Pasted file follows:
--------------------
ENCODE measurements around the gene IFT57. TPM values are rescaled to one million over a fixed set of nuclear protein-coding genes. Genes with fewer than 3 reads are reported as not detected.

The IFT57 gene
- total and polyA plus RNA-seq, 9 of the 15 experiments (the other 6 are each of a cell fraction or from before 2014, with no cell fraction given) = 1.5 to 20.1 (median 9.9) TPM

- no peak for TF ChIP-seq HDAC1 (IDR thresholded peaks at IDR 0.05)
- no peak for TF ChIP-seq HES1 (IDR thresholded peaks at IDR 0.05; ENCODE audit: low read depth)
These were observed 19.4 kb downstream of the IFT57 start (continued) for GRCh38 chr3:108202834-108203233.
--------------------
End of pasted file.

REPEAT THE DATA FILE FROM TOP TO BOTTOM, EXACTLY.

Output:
ENCODE measurements around the gene IFT57. TPM values are rescaled to one million over a fixed set of nuclear protein-coding genes. Genes with fewer than 3 reads are reported as not detected.

The IFT57 gene
- total and polyA plus RNA-seq, 9 of the 15 experiments (the other 6 are each of a cell fraction or from before 2014, with no cell fraction given) = 1.5 to 20.1 (median 9.9) TPM

- no peak for TF ChIP-seq HDAC1 (IDR thresholded peaks at IDR 0.05)
- no peak for TF ChIP-seq HES1 (IDR thresholded peaks at IDR 0.05; ENCODE audit: low read depth)
These were observed 19.4 kb downstream of the IFT57 start (continued) for GRCh38 chr3:108202834-108203233.